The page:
be kind rewind
, , ,
101 min.
Release Date
be kind rewind

Writer-director Michel Gondry makes movies about creative people doing creative things. His characters scramble in organized chaos, assembling oddball genius out of everyday objects, always working on the verge of an epiphany. Sometimes this approach works (Eternal Sunshine of the Spotless Mind) and sometimes it fails (The Science of Sleep), depending on if his haphazardry and structure achieve equilibrium.

Be Kind Rewind has a novel concept, celebrating independent filmmaking with a guerilla-style approach none too far from Gondry’s own technique. The story begins in a world where in Passaic, New Jersey, a video store renting solely VHS tapes still exists. Run by old-timer Mr. Fletcher (Danny Glover), the run-down shop resides on a street corner set to be demolished to make way for a block of new apartment buildings. Fletcher insists that years back, jazz legend Fats Waller was born in his very building, thus making his shop historically significant. Alas, he still needs $60-thousand to bring his place up to code, otherwise, he’s off to The Projects.

Nevermind that the world has moved on to DVD some ten years ago (and is now again advancing formats to Blu-ray); Fletcher’s clear detachment from the home video market prompts the coming plot. When he leaves town for market research (spying out a window with binoculars at a competing Blockbuster-type rental franchise), he leaves his sole employee Mike (Mos Def) to run the store.

Mike’s friend and frequent rental customer Jerry (Jack Black) lives in a junkyard trailer, and he believes a nearby power plant affects his brain. With plans to sabotage it, Jerry can’t convince Mike to join, so he goes alone. Through a series of impossible events, Jerry is magnetized. Metal objects dash at him and he finds himself sticking to lampposts. And after entering Mr. Fletcher’s video store to visit Mike, he inadvertently erases the already meager stock of outdated VHS tapes (featured behind the register is a poster for the 1999 Brendan Fraser comedy Blast from the Past, clearly a hot item).

Mike and Jerry resolve to replace the erased tapes by shooting their own versions of classic movies. Despite nonexistent budgets and nil production value, their neighborhood supports their ramshackle home creations, constructed with found objects and surefire invention. Along with their partner, a local named Alma (Melonie Diaz), they decide to include virtually all of Passaic in their slew of homemade adaptations, charging more for rentals, but offering customers a chance to be in their latest pictures, all with hopes of earning enough to save Mr. Fletcher’s store.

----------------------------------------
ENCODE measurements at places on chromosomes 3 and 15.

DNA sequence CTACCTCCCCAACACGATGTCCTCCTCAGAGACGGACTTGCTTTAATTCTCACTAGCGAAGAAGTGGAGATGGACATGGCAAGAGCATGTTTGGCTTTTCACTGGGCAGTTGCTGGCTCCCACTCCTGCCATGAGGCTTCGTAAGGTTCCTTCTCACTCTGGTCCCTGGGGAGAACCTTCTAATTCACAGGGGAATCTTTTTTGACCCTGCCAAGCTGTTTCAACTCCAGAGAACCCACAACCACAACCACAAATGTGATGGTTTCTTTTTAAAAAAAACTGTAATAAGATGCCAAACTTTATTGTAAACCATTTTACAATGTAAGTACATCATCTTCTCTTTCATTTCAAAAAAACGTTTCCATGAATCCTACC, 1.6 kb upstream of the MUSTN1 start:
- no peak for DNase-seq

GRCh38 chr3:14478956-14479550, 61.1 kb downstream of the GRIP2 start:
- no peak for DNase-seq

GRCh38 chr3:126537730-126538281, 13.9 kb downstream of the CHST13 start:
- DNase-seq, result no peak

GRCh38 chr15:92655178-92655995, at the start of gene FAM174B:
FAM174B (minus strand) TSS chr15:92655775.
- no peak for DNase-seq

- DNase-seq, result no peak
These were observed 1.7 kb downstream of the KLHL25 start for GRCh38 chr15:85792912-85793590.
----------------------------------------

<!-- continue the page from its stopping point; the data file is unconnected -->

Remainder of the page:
If you’ve ever experimented in making a short with little-to-no equipment, their spoofs on classics like Ghostbusters, Robocop, and 2001: A Space Odyssey will look familiar, delightfully so. As Mike and Jerry tell people their movies are from Sweden, hence the abbreviated twenty-minute running time and high rental charge, Gondry has helped develop a new verb: “Sweding,” meaning to create a homemade spoof of established material. And it’s catching on, at least in Web and filmmaking circles. Indeed, Gondry even Sweded his movie’s trailer to hilarious results (check it out HERE).

The film works with quirky, bizarre humor enhanced by Gondry’s subtle manipulation of the cinematic apparatus to delicately augment the comedy. We imagine his process doesn’t differ too greatly from Mike and Jerry’s, running about in slapdash fashion, shooting sometimes unpredictable ideas with no concern for the increasing length of film stock used. And yet, paradoxically, I suspect it takes vast coordination and pre-planning to shoot Gondry’s brand of unpolished spontaneity. One sequence streams between maybe a dozen spoofs with seamless editing and organic flow, illustrating the director’s illusory, deceptive randomness.

Be Kind Rewind teeter-totters up and down in Gondry’s frequent balancing act, leaning perhaps too much toward the point of traditional organization with the film’s hokey save-the-building backstory. But the film’s delightful and inspiring manic inventiveness never ceases to entertain. Some viewers may find the director’s tone weird or overly silly; Gondry’s cinematic worlds are incredible, imaginary places where the impossible is commonplace, if not expected, but he underlines everything fun and universal about filmmaking. I can imagine Gondry’s onset antics are just as amusing as the Swedes presented in this film, the only difference being a budget.

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